Here’s where the Apple Car may be undergoing development in secret

What better place to develop one of the most talked about new cars today than in a secret lab? Chatter related to the rumored Apple Car is reaching a fever pitch, and the latest rumor involves just such a facility being set up for the project.

Apple has a secret lab in Berlin where 15 to 20 people are working on the car, according to German newspaper Frankfurter Allgemeine Zeitung (via Boy Genius Report). The lab’s denizens reportedly have backgrounds ranging from software and hardware engineering to sales, are on the whole “relatively young,” and are characterized by “progressive thinking,” the report says.

In addition to working on the car itself, the small team is also reportedly tasked with sorting out regulatory approval from the German government, and scoping out the competition. It was previously assumed Apple would work on its car project closer to its Cupertino, California, headquarters. Apple representatives even inquired about testing at a California site last year.

Related: Designers imagine what the rumored Apple Car might look like

The report also claims the Apple Car could be built in Europe, by Magna Steyr in Austria. Magna Steyr is a contract manufacturer that builds entire cars for other companies, including the G-Class for Mercedes-Benz. Contracting out manufacturing would make Apple’s lack of car-making experience less of an issue, and fits the company’s pattern of using contractors for other products like phones.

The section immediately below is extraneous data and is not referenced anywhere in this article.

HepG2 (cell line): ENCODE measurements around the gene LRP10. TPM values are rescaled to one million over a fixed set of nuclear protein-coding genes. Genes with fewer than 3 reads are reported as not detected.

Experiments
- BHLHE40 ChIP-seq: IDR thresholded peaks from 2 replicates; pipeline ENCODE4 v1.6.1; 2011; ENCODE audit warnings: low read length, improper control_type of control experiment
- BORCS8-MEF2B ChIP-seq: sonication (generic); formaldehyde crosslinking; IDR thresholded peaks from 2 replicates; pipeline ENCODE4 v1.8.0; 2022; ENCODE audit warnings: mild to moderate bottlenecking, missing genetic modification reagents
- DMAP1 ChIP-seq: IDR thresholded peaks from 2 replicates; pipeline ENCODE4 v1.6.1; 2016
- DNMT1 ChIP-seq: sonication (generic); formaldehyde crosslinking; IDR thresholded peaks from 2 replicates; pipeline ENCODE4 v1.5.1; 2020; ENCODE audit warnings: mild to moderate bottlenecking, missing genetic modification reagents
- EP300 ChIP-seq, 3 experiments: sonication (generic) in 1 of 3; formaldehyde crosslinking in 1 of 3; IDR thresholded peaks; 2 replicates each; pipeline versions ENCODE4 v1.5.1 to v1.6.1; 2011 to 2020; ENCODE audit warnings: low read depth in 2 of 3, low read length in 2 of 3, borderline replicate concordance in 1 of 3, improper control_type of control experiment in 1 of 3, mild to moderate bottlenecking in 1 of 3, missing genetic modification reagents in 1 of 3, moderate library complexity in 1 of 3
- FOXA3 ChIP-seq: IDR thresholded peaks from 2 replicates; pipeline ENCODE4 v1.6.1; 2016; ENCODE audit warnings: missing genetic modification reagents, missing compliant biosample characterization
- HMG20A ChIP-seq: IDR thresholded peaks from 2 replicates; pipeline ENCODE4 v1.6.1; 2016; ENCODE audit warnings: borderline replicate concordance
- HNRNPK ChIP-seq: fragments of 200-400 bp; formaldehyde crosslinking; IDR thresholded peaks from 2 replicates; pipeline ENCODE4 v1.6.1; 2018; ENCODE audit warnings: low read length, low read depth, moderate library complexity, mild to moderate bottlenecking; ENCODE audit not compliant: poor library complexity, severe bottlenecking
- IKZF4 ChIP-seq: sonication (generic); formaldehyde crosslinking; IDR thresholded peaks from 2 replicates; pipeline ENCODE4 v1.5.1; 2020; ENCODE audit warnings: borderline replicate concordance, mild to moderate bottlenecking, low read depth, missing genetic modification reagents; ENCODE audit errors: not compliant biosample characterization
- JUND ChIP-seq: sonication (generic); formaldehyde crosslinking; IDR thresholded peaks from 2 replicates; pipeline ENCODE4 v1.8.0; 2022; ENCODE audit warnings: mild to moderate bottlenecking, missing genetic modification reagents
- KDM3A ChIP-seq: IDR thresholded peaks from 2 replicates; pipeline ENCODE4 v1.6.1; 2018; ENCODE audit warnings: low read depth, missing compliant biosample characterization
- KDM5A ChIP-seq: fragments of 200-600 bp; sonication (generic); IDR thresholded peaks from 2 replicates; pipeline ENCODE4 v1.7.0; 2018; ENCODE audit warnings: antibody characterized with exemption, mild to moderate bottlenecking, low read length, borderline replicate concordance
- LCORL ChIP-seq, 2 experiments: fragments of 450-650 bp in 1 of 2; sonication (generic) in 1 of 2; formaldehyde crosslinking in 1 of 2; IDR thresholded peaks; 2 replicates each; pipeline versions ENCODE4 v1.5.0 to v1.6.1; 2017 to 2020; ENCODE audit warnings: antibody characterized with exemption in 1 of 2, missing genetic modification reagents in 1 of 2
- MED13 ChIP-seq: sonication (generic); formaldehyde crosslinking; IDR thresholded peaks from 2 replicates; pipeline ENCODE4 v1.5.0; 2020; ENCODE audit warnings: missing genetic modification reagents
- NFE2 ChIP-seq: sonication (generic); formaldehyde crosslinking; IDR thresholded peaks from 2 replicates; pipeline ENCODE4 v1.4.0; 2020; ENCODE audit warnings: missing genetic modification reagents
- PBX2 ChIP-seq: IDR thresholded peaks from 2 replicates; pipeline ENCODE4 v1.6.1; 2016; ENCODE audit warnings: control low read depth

It was previously reported that Apple wanted to use the BMW i3 electric car as the basis for its own car, although neither company would comment on that. Fiat Chrysler Automobiles CEO Sergio Marchionne, who considers himself an “Apple freak,” has said his company would happily partner with Apple on car production.

Wherever it’s being worked on, most reports point to the Apple Car appearing sometime in 2019 or 2020, but no real details about the car itself have been made public. Despite the hype, Apple still won’t confirm its existence.

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